Eduardo Acosta, PhD Candidate in South Asian Languages and Civilizations
In 1871, the Bengali intellectual Bankimchandra Chattopadhyay wrote a scathing assessment of the poet Ishwar Chandra Gupta, who had been an influential and popular writer in Bengal. “He stands between the past and the present,” wrote Bankim, “A dozen years have not elapsed since Ishwar Chandra Gupta died, yet we speak of him as belonging to a past era.” This indictment of Ishwar Gupta shows Bankim’s nationalist apprehension of what should be the literary history of Bengal, a preoccupation that has received a fair share of attention in modern scholarship. However, Bankim’s ideation of a literary past that included his almost-contemporary also points to a question that was heavily disputed throughout the 19th century: when was exactly the literary past of Bengal?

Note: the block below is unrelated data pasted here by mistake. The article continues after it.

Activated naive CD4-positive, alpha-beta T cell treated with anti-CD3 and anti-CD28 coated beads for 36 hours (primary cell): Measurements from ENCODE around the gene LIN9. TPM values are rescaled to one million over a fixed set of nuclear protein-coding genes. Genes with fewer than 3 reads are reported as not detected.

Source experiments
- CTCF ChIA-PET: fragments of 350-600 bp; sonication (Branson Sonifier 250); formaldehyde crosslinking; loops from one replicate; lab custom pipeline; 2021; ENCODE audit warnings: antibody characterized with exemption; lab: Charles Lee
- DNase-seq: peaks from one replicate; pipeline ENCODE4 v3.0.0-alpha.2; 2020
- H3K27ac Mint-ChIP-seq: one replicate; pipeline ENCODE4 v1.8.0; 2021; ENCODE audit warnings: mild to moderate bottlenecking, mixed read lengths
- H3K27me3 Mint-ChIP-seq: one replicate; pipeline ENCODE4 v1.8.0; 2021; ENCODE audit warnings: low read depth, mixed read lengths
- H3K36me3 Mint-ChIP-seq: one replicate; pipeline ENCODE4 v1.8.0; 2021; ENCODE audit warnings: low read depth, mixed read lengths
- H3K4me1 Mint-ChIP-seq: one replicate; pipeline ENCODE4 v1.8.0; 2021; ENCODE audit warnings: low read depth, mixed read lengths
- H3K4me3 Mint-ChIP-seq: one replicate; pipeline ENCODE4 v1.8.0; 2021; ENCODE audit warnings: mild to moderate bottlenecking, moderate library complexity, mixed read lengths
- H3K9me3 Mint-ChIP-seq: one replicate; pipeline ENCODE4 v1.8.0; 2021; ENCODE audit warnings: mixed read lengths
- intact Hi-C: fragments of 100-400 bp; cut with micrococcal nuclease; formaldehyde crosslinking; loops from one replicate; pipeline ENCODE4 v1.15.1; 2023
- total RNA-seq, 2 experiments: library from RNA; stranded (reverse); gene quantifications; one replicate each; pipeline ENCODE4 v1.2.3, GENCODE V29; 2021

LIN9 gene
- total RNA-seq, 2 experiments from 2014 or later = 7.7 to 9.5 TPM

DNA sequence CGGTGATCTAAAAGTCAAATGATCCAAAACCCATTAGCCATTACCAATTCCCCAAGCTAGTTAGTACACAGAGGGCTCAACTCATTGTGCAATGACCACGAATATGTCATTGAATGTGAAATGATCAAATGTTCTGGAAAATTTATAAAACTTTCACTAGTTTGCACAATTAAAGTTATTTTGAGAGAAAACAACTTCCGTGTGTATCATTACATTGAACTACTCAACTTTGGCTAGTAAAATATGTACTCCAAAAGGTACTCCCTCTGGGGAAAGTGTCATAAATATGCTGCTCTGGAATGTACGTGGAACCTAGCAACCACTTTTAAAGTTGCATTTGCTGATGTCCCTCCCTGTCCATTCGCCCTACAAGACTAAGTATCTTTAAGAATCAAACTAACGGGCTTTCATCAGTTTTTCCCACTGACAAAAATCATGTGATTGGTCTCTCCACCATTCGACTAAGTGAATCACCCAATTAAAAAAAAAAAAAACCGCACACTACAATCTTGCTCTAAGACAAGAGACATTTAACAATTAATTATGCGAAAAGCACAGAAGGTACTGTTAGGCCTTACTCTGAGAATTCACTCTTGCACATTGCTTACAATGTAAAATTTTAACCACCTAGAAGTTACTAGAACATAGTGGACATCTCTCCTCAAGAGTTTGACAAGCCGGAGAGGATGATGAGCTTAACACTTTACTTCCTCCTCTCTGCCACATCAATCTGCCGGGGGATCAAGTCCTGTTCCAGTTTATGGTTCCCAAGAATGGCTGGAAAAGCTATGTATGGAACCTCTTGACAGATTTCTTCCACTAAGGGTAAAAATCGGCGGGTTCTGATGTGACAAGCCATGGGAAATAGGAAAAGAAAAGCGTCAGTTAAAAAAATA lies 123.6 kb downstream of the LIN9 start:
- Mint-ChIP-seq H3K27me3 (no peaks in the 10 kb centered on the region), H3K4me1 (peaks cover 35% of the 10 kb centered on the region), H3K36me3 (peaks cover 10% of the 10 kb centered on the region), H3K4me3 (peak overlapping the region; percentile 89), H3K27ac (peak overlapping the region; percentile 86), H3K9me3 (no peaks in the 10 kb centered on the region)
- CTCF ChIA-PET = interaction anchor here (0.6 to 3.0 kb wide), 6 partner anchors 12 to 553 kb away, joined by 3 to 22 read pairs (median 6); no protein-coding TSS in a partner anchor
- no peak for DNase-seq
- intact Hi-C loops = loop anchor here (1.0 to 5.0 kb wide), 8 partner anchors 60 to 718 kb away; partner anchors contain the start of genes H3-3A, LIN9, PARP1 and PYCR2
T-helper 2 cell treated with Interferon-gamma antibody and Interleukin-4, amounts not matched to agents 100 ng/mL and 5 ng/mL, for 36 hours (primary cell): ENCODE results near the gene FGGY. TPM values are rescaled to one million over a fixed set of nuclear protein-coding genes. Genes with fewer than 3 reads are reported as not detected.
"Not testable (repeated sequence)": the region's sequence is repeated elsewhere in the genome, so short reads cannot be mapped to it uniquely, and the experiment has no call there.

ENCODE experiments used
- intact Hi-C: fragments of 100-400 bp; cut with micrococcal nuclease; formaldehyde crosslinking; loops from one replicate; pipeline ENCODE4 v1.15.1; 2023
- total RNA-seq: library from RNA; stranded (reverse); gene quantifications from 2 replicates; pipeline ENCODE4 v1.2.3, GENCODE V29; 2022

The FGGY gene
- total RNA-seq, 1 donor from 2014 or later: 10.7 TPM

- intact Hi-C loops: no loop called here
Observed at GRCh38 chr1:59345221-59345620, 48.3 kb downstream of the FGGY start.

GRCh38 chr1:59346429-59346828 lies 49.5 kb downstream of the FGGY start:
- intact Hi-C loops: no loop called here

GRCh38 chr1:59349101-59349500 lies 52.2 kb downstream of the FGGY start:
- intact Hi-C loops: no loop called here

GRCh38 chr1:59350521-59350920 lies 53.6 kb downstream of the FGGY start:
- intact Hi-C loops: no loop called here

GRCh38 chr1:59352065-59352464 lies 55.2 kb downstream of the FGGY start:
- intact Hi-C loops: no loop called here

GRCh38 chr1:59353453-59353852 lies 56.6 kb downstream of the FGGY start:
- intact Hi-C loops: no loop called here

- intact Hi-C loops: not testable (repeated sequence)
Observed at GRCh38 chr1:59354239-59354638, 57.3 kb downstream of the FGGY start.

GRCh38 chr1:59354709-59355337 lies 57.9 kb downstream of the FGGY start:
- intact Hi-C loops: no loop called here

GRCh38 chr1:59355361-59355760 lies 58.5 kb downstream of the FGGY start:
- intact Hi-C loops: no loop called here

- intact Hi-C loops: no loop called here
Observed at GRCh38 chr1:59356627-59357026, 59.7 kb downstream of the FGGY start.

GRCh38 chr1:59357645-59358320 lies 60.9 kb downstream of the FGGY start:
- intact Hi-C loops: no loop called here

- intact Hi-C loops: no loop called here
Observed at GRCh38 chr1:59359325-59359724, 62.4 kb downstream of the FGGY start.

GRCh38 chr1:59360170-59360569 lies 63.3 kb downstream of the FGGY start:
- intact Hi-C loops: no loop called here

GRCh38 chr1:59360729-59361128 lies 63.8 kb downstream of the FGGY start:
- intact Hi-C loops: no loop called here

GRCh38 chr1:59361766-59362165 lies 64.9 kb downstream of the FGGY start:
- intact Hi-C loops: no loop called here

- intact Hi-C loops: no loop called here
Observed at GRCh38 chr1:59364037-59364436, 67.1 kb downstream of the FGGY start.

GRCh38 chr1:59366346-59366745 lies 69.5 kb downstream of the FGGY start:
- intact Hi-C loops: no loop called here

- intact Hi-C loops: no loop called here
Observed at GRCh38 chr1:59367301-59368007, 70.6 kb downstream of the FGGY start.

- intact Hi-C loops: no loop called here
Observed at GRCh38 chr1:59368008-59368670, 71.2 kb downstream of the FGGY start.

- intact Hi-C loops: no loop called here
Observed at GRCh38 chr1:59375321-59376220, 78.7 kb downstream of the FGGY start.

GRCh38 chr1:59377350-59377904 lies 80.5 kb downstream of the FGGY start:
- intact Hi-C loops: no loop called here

This paper analyzes different texts dealing with the literary history of Bengal written in Bangla and English during the nineteenth century. From Kashiprasad Ghosh’s 1830 article “On Bengali writers” to Dineshcandra Sen’s magnum opus Baṅgabhāṣā o sāhitya, this paper queries the different—and sometimes contradictory—narratives and idioms of change, innovation, and corruption that these literary histories deployed in order to periodize the literary past of Bengal. Rather than taking for granted the medieval/modern division, this paper hopes to complicate the matter of periodization and of the historical precedent of Bengal’s past that were enacted during the nineteenth century.